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December 26, 2007
Am I really the only person to have been disappointed by the Doctor Who Christmas special? And consistently so? The first one was too short to successfully develop the myriad of ideas presented; last year's was better, although I was disappointed to see the Santas recycled, and I'm not a fan of Catherine Tate either (could make Series 4 a tough watch); this year's was the most ambitious of the lot, and had evidently had a lot more money thrown at it.
As lavish as the set and CGI were (the CGI particularly was a vast improvement over previous series), and as many big names (Kylie Minogue!) they got for the cast, the writing and the plot turns were, as with most of Russell T. Davies' episodes, quite frankly rubbish. The twist at the end where the baddie has control of the boat's engines and shuts them down remotely defied belief, not least because if that was the case, why did he go to all the elaborate lengths of paying off the captain, controlling the Host, etc.?
The only really nice twist (in the "good" rather than the "nice" sense of the word) was that the bastard stock dealer survived when everyone wanted him dead.
There was too much cheese in the writing, and Kylie's character, Astrid, was so two-dimensional in a 1950s-Sci-Fi-B-Movie kind of way that I almost didn't feel anything when she died. Twice. If it wasn't for David Tennant's masterful portrayal of the Doctor making something good out of a dodgy script I honestly couldn't have given two shits whether Astrid lived or died. Compare this with Davies' handling of Billie Piper's exit at the end of Season 2 whose pathos almost moved me to tears.
So, BBC, please get someone else to write the Christmas specials. Davies does have some great ideas, but they can't be realised in the small time slot allocated to the specials (even this year's longer slot). Ideally, consign Russell T. Davies to a director or executive producer role where he can retain overall creative control and plot direction over the series, but for God's sake stop him writing scripts! His episodes are consistently the weakest in each series, carried more by the strength of his ideas than their generally ham-fisted execution, and it pains me to think of what someone like Steven Moffat, whose episodes have consistently been the best in each series, might have produced.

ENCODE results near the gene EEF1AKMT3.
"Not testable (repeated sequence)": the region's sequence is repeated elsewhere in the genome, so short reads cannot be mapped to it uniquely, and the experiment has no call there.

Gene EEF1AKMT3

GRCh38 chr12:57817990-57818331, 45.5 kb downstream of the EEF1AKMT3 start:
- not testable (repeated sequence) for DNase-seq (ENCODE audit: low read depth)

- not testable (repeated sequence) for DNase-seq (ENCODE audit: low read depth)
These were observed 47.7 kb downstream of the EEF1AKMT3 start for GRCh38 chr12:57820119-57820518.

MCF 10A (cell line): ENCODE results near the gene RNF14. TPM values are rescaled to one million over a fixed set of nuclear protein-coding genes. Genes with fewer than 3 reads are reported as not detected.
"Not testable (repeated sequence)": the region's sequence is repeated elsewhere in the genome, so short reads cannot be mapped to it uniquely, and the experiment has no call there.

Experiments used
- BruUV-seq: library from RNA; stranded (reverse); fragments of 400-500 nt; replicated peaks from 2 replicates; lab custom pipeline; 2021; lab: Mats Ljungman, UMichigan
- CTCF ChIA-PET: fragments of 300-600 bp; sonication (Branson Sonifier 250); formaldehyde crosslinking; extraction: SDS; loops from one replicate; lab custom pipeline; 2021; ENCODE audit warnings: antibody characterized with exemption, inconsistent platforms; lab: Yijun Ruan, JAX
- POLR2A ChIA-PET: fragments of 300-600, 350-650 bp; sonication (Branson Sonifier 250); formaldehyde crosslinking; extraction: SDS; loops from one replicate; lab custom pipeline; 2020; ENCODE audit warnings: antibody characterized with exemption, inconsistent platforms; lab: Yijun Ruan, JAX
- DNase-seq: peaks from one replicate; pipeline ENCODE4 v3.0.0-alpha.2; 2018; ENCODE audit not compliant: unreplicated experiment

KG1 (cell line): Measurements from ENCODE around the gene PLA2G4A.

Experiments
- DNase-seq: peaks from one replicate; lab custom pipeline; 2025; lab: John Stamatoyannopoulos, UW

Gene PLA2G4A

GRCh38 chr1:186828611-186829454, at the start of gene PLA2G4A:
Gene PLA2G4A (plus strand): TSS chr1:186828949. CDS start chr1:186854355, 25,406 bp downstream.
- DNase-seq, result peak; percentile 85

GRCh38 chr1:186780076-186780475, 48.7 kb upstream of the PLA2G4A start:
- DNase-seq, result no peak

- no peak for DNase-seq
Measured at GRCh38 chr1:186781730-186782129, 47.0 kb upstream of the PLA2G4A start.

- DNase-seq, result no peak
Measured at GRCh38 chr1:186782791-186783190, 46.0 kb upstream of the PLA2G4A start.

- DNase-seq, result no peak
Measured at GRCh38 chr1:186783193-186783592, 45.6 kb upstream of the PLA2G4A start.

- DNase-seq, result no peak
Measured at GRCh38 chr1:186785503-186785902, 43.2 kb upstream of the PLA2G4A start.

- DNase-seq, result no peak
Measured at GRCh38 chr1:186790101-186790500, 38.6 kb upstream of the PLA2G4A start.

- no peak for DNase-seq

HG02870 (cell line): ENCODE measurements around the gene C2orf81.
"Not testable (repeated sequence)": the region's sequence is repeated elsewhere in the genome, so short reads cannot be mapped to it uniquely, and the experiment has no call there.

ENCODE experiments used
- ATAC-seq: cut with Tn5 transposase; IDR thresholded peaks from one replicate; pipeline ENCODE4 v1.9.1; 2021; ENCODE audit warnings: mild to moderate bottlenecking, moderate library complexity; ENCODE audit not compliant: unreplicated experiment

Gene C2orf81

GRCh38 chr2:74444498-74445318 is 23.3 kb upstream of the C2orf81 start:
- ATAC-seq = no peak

Good morning, world.
July 26, 2006
And what a good finale it was!
Ok, so I'm a little behind all the cool kids with their goggle–boxes, but I finally got around to watching the series 2 finale of Doctor Who last night (yes, both parts :).
It was a perfectly–executed storyline that didn't suffer from the underdevelopment of many of the recent episodes (the last Christmas Special, and seemingly all of Russell T. Davies' episodes except these two); it was a fanboy's wet dream in terms of bringing both Cybermen and Daleks in, but I feel that this made it slightly over–done. My only criticism, though.
But the ending was so emotional! I knew before I watched the finale that these would be Billie Piper's last episodes, and the ending was such a nice twist (I won't spoil it for anyone that hasn't seen it). But my god, did I have a lump in my throat at the end…
It's such a shame that Rose will no longer be travelling with the Doctor. David Tennant has acted superbly throughout the series (despite my initial qualms at the end of series 1 and following the Christmas Special), and played the bond between the Doctor and Rose much stronger than between Rose and Christopher Eccleston's Doctor. It's also refreshing to see that Billie Piper's acting is infinitely better than her singing.
So, as with the ending of the first series, I'm left wondering if the person stepping into one of the main roles will live up to the high expectations set by the previous. It's not helped by the fact that we have already seen the Doctor's new companion (played by Freema Agyeman) in the finale, and that she died, but I hope Freema does at least half as well as David Tennant at living up to the expectations of so many people.